The ground. The floor. Many folk are unaware of their relationship with the floor, how they can send force down into the ground and have it returned to them, even in a simple dumbbell curl. This is the single most important aspect I focus on. Actually pushing into the earth is not as common as you might think. The next time you lift anything, literally press your foot into the ground and see how that changes your lift. You don’t need to do this much in fact it becomes a suggestion once you get it. I teach people to sink, ground, connect, organise bones in different positions relative to each other, use internal eyes to a key area to “drive” the movement from and feel this relationship with the ground. Once this is developed, balance, timing, appropriate tension/relaxation skills go through the roof and people start getting “ninja” skills as I put it. Your hand doesn’t lift the weight, a kinetic pulse of energy sent down into the earth that returns to your hand via a well organised and aware position moves your hand. Try standing on a scale and doing a quick bicep curl. You become heavier, then lighter as the pulse travels down then up. Your bicep just tugs at the right moment (timing).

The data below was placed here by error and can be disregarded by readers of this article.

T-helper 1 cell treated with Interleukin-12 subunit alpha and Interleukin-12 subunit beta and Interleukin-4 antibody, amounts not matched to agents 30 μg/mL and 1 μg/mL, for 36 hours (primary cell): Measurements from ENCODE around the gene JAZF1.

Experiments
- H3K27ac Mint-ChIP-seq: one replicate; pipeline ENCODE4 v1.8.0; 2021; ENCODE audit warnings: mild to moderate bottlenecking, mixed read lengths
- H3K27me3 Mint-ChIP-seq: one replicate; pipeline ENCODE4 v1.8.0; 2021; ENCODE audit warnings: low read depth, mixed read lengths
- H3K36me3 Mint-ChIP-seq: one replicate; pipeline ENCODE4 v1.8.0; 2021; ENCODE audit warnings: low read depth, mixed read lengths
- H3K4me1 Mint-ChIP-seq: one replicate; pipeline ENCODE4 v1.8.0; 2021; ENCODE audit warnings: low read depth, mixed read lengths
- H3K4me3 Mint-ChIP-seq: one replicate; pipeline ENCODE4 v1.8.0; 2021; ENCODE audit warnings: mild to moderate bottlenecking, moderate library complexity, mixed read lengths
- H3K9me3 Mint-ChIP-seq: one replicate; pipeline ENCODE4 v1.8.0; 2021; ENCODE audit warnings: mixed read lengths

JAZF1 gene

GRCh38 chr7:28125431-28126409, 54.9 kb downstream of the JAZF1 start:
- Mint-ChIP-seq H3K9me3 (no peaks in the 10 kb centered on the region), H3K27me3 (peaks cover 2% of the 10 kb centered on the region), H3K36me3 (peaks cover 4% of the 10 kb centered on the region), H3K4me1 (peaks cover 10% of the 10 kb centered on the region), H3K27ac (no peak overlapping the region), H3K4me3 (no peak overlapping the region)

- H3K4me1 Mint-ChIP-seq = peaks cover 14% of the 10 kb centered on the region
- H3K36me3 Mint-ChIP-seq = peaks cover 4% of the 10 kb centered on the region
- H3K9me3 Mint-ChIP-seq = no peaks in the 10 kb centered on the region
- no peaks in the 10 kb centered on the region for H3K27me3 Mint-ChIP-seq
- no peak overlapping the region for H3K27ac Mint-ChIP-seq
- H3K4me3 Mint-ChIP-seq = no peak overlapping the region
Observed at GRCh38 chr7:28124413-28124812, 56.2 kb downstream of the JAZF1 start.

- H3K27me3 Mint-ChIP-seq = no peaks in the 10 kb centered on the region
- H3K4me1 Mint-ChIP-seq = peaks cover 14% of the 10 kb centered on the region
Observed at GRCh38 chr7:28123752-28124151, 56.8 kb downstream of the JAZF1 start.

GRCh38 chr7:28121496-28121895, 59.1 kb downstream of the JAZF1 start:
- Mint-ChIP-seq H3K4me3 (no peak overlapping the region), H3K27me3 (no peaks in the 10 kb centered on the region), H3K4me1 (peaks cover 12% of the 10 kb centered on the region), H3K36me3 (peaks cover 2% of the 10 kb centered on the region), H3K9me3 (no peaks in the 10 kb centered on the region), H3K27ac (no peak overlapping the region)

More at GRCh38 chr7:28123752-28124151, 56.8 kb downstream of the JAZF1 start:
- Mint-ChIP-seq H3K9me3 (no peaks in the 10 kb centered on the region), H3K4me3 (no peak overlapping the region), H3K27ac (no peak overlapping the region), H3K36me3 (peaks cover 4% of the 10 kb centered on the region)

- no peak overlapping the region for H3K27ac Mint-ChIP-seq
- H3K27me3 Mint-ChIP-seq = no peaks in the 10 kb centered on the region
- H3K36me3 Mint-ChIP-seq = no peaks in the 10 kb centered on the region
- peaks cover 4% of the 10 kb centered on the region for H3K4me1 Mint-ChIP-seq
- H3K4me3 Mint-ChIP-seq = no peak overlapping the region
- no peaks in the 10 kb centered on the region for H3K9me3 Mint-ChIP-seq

These are some examples of how, where and when we can focus our attention, our concentration, how we can shape our intent to move when we train to produce strong, graceful, powerful and clean movement. Weights give us a chance to build a relationship with the earth, the ground, our breath, our animation and our physicality, with tension and relaxation cycles. The metaphor and frames we allow into our training shape our movement, our energy, our look and we become unique in our expression of strength. That’s what strength is, an expression of movement, of force, of intent. When I stand in front of a loaded squat bar I pause, I feel the floor, I focus on the bar and draw inside, feeling my whole body, feeling the ground, my skeleton, letting my adrenalin build as I clear my mind and allow only what I need. I am a warrior on a hill, unmoving in high winds, unphased by elements, I am alive, present and totally committed to the task ahead. It’s my internal metaphoric representation that imparts meaning. Meaning drives values and right now this becomes important, I “bring myself to the task.” This exercise in particular works with this energy for me it might be different for you. What do you want to express?